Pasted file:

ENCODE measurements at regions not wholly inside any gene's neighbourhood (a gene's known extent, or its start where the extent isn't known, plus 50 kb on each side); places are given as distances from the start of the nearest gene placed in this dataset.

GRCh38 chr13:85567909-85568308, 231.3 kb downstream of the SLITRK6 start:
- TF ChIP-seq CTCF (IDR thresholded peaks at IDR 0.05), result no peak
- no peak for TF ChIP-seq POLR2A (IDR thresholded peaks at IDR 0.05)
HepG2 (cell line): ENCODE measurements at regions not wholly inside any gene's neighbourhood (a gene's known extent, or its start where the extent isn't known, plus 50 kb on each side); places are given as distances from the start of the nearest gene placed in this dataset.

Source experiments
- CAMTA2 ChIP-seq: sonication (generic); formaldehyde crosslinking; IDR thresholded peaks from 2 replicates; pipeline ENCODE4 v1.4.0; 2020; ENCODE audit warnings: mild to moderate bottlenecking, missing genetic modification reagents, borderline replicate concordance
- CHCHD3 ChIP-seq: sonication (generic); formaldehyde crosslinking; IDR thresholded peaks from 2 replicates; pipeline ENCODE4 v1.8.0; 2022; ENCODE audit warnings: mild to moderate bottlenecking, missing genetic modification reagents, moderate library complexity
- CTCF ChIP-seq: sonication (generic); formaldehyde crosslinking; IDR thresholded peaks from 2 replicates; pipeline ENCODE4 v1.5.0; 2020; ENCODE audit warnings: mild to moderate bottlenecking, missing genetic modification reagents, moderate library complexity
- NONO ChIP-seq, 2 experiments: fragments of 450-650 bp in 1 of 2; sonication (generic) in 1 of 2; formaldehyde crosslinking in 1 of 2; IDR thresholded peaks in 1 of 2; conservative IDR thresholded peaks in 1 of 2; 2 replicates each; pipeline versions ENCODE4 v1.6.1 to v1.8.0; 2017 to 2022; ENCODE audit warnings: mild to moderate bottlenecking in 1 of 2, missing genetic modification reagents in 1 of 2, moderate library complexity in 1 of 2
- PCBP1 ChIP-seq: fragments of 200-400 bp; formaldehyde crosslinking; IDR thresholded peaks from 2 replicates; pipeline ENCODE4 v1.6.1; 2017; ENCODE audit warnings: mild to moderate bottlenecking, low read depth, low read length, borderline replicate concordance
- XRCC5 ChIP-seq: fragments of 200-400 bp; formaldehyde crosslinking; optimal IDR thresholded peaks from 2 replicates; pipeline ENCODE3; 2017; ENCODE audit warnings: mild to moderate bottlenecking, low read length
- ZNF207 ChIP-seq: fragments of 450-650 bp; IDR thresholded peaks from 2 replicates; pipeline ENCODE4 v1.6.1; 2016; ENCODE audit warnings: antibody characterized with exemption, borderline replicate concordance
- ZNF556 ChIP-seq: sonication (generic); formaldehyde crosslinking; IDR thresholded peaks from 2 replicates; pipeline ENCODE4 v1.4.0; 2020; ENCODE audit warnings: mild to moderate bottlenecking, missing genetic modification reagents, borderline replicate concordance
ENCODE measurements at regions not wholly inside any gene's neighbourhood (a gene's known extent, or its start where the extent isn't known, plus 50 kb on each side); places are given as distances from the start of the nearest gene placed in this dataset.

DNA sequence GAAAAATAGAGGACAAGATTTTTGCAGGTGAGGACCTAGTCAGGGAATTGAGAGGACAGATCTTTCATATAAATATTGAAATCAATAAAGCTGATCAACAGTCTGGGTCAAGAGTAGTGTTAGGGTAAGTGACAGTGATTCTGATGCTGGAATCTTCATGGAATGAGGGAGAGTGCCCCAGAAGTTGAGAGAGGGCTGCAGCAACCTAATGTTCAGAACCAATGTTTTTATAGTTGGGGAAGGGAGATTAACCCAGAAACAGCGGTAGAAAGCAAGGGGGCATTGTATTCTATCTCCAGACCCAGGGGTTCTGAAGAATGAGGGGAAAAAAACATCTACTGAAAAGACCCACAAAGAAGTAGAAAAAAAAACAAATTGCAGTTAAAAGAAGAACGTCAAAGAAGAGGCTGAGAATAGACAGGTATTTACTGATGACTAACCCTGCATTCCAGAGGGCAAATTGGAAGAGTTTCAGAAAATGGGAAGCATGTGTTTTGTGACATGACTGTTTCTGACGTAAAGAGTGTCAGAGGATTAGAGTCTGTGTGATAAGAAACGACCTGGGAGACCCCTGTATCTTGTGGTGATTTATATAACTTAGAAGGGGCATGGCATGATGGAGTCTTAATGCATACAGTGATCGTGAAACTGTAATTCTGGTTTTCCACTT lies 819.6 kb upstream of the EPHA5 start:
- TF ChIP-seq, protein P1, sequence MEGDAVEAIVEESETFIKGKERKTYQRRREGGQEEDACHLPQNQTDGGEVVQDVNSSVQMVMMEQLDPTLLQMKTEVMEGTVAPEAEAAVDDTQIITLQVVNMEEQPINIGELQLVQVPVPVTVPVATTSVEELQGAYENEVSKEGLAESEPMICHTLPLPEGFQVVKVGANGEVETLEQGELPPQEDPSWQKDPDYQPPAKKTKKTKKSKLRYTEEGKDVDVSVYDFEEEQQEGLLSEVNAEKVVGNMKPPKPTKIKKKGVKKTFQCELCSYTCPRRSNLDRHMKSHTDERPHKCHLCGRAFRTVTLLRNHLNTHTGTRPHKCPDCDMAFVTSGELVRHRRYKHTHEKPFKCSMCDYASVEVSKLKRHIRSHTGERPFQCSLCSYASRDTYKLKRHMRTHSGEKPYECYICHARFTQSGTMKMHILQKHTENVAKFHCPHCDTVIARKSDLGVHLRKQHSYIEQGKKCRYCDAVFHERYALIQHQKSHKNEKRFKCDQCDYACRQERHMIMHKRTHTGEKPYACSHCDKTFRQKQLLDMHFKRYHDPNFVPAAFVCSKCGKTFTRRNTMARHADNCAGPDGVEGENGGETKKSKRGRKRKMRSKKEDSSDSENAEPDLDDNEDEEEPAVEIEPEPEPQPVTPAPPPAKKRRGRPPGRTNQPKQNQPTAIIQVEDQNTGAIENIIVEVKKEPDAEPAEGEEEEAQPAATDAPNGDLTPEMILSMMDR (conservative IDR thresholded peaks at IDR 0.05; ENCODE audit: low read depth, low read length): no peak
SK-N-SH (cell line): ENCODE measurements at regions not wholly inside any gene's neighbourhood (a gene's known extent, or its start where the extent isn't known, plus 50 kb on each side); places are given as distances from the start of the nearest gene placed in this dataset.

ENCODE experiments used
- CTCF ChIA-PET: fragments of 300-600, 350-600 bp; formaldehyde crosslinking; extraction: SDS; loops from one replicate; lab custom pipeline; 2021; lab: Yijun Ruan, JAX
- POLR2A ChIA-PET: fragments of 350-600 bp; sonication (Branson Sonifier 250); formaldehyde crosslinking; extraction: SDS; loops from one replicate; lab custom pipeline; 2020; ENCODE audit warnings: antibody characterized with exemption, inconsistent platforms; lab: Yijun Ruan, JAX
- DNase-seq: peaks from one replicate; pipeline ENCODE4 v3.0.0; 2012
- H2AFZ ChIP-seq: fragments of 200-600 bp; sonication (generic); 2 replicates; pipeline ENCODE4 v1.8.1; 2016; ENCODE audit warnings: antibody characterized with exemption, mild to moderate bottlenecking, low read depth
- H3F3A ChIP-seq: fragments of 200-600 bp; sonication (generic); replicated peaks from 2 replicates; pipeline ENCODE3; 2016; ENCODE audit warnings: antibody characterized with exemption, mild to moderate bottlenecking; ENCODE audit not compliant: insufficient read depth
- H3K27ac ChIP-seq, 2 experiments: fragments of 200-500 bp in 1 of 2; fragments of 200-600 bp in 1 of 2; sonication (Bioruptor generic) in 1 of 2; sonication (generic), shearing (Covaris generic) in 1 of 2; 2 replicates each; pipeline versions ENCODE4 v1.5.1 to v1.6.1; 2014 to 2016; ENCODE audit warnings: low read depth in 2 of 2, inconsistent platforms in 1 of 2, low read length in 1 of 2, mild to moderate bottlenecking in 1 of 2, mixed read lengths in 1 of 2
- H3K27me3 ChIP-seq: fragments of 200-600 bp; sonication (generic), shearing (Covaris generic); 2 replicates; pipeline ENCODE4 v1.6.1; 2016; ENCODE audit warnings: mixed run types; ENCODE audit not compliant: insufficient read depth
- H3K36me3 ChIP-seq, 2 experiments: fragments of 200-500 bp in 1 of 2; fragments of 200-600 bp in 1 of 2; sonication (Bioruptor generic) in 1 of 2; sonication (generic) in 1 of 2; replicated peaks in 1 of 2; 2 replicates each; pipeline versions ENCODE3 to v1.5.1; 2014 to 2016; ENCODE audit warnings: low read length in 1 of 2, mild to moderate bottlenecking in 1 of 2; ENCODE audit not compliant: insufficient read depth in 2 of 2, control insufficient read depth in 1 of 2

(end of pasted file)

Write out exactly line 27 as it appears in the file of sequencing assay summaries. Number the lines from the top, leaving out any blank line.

- H3K36me3 ChIP-seq, 2 experiments: fragments of 200-500 bp in 1 of 2; fragments of 200-600 bp in 1 of 2; sonication (Bioruptor generic) in 1 of 2; sonication (generic) in 1 of 2; replicated peaks in 1 of 2; 2 replicates each; pipeline versions ENCODE3 to v1.5.1; 2014 to 2016; ENCODE audit warnings: low read length in 1 of 2, mild to moderate bottlenecking in 1 of 2; ENCODE audit not compliant: insufficient read depth in 2 of 2, control insufficient read depth in 1 of 2